John: “Honestly, I would like a few more stores. I’d like to be in strategic areas, where we can build a community of comic book, cards, and gaming fans in that neighborhood and be a part of their communities.”
Me: “Very few comic shops have had success franchising out. Newbury Comics, Mile High, and Midtown come to mind when I bring this up. How can you sustain profitability and success, while also not stealing your own clientele from your current stores as you continue to branch out?”
John: “At the end of the day, it’s all about training your staff and having the right staff. As far as I’m concerned if you have the right staff in your store and the good business model behind it, you train that staff to treat the customer correctly and handle the process that you’ve put together.
I think it’s an easy process. It’s very easy moving along if it’s all the same, but it all starts with the person behind the counter. Staff is the first thing a customer sees, and they dictate whether the customer will come back or not.”
Me: “In 2018, what are the main characters that customers come in asking about?”
John: “Venom. Definitely Venom. Anything Avengers related. Black Panther. People are going absolutely bananas over the new Green Lantern story. And of course Image keep coming out with these little crazy books that people go crazy over, but they normally won’t last. Although mostly at this point, it’s Marvel.”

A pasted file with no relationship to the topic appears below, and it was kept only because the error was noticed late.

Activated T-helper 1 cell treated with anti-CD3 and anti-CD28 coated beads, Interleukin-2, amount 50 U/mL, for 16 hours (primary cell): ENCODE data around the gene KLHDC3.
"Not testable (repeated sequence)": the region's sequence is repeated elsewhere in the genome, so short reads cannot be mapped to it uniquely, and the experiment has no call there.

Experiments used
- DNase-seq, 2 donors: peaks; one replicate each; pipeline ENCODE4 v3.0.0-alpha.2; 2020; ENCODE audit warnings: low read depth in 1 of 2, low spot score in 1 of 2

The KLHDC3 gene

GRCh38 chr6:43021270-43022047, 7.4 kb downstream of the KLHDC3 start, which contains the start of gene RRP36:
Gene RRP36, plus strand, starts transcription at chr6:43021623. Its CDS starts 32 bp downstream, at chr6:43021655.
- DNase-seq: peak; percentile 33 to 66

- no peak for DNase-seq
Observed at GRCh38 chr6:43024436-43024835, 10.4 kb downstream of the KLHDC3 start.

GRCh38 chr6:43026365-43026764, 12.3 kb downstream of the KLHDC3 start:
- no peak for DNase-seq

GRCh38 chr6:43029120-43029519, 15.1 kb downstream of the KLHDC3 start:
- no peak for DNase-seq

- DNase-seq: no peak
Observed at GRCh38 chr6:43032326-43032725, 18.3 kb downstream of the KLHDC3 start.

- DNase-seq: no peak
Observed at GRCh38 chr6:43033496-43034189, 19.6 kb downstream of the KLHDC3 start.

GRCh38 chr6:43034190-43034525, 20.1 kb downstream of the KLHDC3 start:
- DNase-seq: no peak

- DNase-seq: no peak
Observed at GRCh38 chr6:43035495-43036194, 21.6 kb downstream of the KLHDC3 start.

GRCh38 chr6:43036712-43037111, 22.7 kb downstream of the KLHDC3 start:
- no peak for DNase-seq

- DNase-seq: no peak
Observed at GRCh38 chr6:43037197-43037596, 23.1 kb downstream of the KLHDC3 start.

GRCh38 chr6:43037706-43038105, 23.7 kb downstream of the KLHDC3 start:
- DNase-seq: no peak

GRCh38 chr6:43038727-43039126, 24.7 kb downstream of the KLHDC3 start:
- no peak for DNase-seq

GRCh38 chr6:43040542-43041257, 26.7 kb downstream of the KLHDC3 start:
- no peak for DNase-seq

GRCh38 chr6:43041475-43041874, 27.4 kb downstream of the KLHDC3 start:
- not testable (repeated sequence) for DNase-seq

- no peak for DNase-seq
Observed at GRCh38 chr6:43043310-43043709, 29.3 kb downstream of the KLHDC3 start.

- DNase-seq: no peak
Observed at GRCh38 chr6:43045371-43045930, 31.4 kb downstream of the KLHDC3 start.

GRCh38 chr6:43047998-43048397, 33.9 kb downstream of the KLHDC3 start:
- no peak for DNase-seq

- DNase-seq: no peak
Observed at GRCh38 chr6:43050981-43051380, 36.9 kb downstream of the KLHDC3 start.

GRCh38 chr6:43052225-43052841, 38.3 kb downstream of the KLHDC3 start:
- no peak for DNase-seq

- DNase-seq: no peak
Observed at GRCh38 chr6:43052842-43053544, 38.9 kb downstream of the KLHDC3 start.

Me: “What is the best seller at your locations?”
John: “Our subscribers. The people who come in on a regular basis and pick up their books. The other things are just the add-ons and that’s why we focus so much on our subscribers. They are the ones that keep the business functioning.”
Me: “Last question, with you not being a comic collector, what is the coolest comic book that someone has come in with trying to sell you?”
John: “The Avengers #1. By far that was the coolest book. I hated selling it. It has to be one of the coolest books I’ve ever seen. I was floored when it came through the door. It wasn’t the best condition, but still, just to hold that book and the history behind it was super cool.”
As always, thanks for visiting the City Supreme, and don't forget to turn out the lights tonight. There are more shops to see and more ghouls to hunt down. I’ll give JAF comics a solid 4 1/2 beers out of 5. Now I’ll drink to that.